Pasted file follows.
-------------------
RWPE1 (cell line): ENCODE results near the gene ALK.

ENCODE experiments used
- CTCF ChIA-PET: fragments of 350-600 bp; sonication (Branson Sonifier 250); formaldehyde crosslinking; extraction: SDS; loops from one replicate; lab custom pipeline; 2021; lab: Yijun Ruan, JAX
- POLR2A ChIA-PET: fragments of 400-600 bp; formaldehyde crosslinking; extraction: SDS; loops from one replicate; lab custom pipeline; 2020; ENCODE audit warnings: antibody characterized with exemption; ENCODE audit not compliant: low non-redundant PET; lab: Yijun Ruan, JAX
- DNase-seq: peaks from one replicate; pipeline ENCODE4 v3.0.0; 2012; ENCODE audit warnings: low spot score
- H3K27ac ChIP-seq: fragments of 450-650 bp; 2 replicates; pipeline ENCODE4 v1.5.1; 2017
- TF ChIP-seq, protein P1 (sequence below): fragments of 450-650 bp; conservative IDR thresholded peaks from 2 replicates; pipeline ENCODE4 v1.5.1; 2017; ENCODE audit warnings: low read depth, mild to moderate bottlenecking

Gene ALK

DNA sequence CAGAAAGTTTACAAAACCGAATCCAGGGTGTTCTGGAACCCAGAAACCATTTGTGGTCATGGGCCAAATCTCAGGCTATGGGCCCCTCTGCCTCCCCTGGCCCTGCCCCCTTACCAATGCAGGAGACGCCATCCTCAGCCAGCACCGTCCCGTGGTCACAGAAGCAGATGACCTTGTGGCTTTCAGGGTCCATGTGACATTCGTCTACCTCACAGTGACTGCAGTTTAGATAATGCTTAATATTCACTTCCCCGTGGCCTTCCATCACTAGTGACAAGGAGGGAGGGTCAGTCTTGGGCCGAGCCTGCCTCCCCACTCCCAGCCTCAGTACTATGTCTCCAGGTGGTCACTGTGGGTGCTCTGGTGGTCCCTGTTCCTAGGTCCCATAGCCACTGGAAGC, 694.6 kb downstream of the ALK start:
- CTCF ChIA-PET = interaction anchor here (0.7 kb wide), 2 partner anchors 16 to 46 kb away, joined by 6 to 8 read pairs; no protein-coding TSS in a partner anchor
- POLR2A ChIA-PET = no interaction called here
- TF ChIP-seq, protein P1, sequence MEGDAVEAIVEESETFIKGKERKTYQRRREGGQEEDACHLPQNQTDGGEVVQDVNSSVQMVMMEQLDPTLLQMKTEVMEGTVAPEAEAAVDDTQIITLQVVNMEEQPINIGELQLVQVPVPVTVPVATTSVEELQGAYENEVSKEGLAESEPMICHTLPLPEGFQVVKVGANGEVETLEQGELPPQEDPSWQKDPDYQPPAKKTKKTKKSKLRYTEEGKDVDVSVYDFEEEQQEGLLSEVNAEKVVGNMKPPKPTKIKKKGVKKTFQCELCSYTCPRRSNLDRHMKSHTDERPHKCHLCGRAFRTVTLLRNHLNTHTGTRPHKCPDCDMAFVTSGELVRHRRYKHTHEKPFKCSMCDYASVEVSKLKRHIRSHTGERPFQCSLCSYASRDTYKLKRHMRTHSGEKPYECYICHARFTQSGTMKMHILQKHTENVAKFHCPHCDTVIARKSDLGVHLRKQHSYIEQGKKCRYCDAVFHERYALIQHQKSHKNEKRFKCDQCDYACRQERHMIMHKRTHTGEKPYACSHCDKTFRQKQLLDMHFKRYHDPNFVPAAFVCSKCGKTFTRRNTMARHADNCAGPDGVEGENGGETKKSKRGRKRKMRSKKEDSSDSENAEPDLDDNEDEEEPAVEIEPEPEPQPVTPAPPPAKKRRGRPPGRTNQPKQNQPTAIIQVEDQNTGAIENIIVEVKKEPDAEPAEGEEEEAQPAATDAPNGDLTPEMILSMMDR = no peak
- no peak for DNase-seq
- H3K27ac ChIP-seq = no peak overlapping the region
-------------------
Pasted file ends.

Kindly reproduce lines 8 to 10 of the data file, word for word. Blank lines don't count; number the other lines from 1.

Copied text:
Gene ALK

DNA sequence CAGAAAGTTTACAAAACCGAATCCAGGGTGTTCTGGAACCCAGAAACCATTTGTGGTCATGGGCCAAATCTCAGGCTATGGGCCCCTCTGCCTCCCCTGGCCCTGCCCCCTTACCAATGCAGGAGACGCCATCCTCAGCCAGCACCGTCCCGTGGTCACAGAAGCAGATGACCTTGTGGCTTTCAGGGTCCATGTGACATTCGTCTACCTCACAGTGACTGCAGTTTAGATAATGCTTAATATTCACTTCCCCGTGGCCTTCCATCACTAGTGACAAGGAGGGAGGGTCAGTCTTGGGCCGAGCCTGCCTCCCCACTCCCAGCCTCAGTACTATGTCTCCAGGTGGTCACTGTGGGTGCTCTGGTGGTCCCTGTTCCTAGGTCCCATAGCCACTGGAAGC, 694.6 kb downstream of the ALK start:
- CTCF ChIA-PET = interaction anchor here (0.7 kb wide), 2 partner anchors 16 to 46 kb away, joined by 6 to 8 read pairs; no protein-coding TSS in a partner anchor